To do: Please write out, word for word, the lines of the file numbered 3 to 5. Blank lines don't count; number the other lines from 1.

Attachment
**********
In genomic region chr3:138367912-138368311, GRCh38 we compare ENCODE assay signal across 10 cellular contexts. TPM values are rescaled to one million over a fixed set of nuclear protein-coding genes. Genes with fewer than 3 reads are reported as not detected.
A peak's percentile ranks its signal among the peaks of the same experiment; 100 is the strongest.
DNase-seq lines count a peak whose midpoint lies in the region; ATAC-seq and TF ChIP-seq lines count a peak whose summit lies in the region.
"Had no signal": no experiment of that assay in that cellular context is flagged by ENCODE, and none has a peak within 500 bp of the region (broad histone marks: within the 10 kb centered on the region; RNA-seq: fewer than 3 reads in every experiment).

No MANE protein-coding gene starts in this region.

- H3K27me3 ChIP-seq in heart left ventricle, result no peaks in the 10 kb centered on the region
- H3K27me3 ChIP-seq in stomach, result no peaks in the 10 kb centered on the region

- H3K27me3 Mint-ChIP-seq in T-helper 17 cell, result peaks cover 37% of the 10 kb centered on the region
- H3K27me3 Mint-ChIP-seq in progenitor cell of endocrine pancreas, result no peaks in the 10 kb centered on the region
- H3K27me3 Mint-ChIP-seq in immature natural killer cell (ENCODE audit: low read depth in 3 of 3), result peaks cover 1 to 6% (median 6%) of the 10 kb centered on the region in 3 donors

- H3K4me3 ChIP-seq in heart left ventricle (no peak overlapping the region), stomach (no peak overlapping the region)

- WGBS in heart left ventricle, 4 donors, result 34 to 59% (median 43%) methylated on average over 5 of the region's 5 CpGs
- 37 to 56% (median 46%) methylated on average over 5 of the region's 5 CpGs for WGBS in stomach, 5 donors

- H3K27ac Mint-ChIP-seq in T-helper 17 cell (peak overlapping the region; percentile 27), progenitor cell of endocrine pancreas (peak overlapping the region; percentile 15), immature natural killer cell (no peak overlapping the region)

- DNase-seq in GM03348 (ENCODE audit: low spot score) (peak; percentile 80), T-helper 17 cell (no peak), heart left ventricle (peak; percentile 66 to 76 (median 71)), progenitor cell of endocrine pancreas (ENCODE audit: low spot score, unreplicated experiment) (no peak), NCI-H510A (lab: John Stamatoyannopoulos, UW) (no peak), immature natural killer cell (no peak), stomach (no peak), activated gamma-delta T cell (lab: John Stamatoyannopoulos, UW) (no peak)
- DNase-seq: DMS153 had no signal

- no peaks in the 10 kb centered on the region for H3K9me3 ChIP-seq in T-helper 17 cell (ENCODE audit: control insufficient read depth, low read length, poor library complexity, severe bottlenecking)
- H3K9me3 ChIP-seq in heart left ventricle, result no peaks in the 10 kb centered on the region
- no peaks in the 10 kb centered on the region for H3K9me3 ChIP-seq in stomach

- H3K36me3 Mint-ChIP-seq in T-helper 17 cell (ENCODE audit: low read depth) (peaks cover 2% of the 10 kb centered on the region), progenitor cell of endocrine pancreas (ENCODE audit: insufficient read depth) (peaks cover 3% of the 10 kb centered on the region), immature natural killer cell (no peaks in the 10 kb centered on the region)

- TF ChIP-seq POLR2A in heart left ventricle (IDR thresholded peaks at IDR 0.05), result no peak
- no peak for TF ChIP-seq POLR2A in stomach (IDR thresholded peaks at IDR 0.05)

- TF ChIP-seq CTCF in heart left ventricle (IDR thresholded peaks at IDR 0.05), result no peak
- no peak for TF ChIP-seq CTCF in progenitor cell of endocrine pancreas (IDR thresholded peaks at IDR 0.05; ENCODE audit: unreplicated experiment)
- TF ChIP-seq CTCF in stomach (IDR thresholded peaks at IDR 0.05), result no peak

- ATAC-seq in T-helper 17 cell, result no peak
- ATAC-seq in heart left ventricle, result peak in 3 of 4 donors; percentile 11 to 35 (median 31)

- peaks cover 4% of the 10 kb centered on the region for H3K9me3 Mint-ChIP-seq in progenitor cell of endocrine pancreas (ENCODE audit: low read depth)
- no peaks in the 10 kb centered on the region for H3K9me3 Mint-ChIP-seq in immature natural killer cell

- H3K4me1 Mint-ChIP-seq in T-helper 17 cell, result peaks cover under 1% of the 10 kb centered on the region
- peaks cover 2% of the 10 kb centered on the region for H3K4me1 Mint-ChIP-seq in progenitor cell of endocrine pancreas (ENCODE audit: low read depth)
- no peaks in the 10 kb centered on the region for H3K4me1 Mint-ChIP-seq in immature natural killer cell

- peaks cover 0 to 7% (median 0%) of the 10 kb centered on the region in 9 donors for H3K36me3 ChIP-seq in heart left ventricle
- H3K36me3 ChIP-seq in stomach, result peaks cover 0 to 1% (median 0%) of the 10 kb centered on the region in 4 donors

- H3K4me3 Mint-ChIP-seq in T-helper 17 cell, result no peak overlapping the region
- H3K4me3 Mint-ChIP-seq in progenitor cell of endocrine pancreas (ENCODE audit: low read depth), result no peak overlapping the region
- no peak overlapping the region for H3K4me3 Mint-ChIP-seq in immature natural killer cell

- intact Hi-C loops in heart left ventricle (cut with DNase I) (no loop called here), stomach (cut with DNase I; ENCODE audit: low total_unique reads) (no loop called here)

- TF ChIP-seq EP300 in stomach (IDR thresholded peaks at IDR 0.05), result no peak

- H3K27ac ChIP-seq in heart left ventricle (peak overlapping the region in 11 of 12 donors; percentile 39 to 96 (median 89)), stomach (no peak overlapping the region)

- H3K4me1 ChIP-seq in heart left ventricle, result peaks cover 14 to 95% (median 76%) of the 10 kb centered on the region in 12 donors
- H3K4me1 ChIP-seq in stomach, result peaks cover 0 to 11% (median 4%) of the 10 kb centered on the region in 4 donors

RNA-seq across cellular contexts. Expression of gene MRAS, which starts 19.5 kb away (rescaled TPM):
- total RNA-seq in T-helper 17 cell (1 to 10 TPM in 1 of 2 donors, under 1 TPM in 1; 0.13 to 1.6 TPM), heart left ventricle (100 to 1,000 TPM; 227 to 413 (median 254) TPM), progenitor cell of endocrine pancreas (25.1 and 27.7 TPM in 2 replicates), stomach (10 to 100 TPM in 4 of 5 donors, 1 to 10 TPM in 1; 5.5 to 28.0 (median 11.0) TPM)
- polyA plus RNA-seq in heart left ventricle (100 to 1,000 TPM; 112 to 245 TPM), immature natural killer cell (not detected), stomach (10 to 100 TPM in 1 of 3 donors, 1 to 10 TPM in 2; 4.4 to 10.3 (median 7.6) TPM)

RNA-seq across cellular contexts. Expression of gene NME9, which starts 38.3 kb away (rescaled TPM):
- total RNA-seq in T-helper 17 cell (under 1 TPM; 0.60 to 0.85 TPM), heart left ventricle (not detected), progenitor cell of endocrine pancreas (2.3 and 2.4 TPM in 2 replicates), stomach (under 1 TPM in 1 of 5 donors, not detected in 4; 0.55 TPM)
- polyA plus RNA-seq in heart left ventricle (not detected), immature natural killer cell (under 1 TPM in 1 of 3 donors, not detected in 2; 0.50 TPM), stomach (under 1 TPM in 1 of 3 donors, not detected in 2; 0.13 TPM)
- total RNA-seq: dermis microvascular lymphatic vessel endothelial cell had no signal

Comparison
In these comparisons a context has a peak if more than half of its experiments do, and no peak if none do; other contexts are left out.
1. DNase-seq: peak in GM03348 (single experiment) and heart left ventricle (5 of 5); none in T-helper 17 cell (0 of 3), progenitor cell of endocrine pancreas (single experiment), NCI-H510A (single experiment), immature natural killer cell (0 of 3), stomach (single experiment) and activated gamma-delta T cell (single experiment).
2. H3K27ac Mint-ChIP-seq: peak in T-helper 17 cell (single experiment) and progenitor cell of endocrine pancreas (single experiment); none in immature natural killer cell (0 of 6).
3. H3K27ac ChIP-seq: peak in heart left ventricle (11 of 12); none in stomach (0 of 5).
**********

DNase-seq lines count a peak whose midpoint lies in the region; ATAC-seq and TF ChIP-seq lines count a peak whose summit lies in the region.
"Had no signal": no experiment of that assay in that cellular context is flagged by ENCODE, and none has a peak within 500 bp of the region (broad histone marks: within the 10 kb centered on the region; RNA-seq: fewer than 3 reads in every experiment).

No MANE protein-coding gene starts in this region.